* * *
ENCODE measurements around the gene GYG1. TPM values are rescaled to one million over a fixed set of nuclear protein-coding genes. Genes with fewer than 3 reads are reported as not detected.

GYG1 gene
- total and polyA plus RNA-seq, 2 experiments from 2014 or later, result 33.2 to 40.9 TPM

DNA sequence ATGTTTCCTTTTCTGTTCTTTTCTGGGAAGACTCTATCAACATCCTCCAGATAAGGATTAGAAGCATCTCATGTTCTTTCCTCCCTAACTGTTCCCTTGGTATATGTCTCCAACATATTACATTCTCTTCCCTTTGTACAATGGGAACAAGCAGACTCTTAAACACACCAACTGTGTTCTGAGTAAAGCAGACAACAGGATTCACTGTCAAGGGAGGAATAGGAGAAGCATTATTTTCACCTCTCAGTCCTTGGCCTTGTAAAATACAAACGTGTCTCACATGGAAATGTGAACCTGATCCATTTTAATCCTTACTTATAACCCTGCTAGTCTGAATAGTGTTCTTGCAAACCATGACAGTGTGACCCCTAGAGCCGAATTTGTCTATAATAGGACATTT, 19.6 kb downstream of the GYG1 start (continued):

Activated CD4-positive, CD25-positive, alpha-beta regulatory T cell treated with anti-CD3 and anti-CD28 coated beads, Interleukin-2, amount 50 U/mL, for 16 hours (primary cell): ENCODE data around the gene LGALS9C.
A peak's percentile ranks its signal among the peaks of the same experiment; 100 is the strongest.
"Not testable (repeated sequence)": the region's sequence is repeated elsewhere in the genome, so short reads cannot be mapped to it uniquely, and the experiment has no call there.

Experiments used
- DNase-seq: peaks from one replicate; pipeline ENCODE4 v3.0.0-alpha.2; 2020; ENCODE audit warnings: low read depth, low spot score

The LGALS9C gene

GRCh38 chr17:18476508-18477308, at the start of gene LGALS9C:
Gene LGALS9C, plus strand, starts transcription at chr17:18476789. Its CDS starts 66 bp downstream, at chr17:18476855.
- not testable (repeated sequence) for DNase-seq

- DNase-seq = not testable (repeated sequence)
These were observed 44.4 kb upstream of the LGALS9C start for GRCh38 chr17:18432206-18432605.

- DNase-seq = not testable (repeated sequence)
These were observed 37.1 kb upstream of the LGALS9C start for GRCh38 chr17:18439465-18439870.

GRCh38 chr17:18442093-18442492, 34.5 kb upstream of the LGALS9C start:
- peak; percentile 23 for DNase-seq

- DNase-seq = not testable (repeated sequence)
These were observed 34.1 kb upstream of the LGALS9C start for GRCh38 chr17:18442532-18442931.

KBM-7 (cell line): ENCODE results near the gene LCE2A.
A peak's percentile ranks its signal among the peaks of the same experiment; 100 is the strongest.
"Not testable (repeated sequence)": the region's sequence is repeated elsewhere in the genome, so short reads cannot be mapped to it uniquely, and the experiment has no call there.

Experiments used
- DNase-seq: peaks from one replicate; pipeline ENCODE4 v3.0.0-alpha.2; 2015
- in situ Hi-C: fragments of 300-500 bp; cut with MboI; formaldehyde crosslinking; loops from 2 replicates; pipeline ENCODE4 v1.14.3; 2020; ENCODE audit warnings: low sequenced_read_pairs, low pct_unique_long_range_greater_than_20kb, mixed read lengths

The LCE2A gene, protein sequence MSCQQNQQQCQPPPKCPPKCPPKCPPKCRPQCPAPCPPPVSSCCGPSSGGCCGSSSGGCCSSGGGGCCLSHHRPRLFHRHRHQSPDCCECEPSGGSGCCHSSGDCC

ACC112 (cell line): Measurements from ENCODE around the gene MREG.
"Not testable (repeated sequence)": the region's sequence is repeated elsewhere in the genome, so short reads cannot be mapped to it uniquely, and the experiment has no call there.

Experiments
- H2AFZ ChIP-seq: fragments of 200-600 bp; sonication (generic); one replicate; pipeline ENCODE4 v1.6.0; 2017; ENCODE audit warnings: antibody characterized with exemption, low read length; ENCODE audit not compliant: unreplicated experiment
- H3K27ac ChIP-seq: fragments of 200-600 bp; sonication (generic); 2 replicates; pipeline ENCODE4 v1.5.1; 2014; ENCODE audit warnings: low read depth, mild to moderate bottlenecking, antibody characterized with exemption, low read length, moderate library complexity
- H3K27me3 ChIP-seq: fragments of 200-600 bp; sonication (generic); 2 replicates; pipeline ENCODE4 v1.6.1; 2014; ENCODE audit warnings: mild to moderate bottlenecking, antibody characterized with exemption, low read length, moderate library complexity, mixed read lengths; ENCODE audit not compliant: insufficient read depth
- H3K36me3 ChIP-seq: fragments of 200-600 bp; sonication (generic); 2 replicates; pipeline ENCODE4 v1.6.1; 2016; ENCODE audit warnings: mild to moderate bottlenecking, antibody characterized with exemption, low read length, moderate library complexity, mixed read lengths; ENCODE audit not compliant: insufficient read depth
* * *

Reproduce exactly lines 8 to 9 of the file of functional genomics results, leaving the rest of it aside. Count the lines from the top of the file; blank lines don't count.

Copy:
Experiments used
- DNase-seq: peaks from one replicate; pipeline ENCODE4 v3.0.0-alpha.2; 2020; ENCODE audit warnings: low read depth, low spot score